Reading Comprehension Questions for Any Story: Story Stickers
If you’re looking for a great way to get kids to pay attention to the story and have them engaged in read-alouds, these story stickers are the best because they help early readers with any comprehension questions for any story.
Getting kids engaged in stories, especially ones they don’t like, is not an easy task. Actually, getting kids to learn while making it seem like a game or playtime is not easy.
But it’s totally possible.
It just takes a little bit of .. spice 🙂
Reading Comprehension Questions for Any Story
We do a lot of read-alouds home, just like I did when I was a teacher in the classroom. But I noticed that my 3 big kids (all younger than 6) didn’t have the same patience and enthusiasm for reading in a group like my high school students did. Gosh, I wonder why! Ha!
All my kids are auditory learners with a little bit of kinesthetic in there. You can read more about the different types of learners here. Anyway, I realized quickly that requiring them to sit down and listen to me read a book wasn’t really going to work out. I needed to be more creative with gauging whether or not they were understanding the story and if they were following along.
In comes my Story Stickers! They are a great way to add a little spice to your reading and reach out to a larger audience that might not be auditory learners.
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What is Higher-Order Thinking?
Higher order thinking refers to Bloom’s Taxonomy of the Cognitive Domain. In other words, there are several stages of learning. The first three stages refer to Lower-Order thinking. The second three stages refer to High-Order Thinking. The goal is to get each child to higher-order thinking so they can retain and understand the information they just learned.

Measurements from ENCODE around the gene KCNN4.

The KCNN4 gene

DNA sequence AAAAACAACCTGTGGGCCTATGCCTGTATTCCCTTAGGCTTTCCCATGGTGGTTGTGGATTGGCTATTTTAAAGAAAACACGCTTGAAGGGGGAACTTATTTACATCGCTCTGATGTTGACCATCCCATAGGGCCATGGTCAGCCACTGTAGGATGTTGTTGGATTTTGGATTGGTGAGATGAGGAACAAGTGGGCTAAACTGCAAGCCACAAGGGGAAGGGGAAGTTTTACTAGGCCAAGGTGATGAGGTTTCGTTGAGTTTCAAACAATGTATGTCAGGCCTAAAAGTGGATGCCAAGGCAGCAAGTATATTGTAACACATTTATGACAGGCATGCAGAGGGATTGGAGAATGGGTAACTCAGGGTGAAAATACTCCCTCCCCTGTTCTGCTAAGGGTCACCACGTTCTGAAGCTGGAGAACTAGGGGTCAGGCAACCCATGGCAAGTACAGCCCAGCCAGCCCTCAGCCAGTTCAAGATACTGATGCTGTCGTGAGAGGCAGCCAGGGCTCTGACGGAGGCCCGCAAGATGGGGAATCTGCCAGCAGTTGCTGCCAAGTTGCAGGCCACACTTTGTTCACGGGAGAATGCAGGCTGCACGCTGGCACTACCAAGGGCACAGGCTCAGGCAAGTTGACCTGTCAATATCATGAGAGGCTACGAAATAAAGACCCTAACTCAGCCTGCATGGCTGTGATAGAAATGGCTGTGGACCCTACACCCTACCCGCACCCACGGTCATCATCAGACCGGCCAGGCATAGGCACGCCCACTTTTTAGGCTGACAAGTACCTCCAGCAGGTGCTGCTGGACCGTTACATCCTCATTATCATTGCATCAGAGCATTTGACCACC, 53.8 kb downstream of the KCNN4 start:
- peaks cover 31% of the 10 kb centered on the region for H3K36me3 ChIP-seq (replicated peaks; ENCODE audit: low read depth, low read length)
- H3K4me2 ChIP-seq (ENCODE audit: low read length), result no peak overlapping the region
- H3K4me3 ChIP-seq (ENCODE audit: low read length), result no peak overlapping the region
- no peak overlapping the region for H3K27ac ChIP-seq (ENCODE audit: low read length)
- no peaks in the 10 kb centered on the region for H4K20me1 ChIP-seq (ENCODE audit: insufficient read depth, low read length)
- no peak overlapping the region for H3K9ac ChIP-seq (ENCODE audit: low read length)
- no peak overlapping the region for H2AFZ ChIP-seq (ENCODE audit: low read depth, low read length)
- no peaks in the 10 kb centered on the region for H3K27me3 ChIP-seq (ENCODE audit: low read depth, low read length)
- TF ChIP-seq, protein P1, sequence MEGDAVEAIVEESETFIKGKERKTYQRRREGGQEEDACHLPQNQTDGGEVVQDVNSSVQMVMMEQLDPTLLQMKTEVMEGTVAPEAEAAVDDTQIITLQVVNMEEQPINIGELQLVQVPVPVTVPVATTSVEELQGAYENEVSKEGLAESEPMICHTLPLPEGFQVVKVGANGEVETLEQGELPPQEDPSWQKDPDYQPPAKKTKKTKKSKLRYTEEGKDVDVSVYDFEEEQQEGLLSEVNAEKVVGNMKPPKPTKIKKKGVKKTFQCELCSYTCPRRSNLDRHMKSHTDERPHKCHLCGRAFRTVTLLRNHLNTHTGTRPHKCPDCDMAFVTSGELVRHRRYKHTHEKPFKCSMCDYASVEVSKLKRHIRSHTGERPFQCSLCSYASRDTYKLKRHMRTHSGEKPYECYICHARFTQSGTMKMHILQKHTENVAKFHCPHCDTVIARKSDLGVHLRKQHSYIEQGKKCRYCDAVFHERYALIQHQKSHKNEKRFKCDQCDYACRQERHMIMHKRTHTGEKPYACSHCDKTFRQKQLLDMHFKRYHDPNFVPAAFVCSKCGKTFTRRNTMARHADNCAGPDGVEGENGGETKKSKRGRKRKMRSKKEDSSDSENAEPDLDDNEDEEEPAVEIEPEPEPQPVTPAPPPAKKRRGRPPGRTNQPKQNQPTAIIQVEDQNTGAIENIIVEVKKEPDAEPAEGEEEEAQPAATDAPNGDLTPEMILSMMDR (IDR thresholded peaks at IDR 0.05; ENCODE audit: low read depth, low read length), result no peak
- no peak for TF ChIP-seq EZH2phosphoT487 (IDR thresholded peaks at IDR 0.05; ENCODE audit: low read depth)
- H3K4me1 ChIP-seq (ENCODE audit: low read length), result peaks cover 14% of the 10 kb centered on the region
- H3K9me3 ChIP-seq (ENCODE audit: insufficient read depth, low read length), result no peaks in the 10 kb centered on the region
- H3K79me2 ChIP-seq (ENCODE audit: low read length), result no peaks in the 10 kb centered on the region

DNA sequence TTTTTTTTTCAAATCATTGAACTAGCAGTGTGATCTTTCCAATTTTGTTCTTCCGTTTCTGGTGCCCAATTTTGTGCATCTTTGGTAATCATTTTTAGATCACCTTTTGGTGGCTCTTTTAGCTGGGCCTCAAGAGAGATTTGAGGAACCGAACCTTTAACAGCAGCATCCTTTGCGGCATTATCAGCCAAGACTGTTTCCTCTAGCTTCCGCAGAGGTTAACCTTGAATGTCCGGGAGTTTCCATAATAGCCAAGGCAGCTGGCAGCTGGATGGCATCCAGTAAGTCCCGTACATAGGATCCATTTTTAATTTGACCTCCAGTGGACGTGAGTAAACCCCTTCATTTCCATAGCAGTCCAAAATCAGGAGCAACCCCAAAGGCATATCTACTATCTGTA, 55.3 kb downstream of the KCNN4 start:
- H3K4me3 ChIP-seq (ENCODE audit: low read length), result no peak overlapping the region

As aforementioned, the goal is to get to the core of learning, which is create. However, in order to do that, you must be able to get through the other stages of learning; and that requires asking all the right questions.
While Bloom’s Taxonomy is primarily used in upper grades (think upper elementary, middle, and high school), it still holds value to our younger kids just learning to read and comprehend things in Kindergarten.
I always say, start them off small and let them learn the right way from the beginning. And if you start using these story stickers for any story to help build comprehension when they’re young, that higher level of thinking will already be there when they’re older.
How to Story Stickers Help?
Story Stickers help by providing questions from the whole taxonomy. There are lower order thinking questions that asses for general understanding. Use them as guides throughout the story to make sure something is learned before moving on.
I’ve noticed that for my own children, they love the idea of taking that ownership of their question. After we do the book walk, they all pick one story sticker from the cup and we answer it one by one.
Getting Ready to Use the Story Questions
- 28 story stickers, each with a different comprehension question
What Else You’ll Need:
- astrobrights or cardstock
- jumbo craft stick
- glue or tape
How Can I Differentiate Instruction?
Heterogenous learning is when you break the group by different learning styles and different learning levels of mastery. For example, you can group one beginner with someone who has mastered the lesson in an effort to have the master apply and create something that will help the beginner learn.
Homogenous learning is when you break a group up into the same learning levels of mastery. For example, all the kids in reading group A are in one group, all the kids in reading group level B, and so on. This allows for all of them to collaborate.
These Story Stickers and comprehension question can be broken down by either!
If you are a homeschooler and you have kids in different ages but are reading a chapter book together as a read-aloud, have the younger kids answer the lower-order questions (the who, what, where). Have the older kids answer higher-order questions that focus on the WHY and how.
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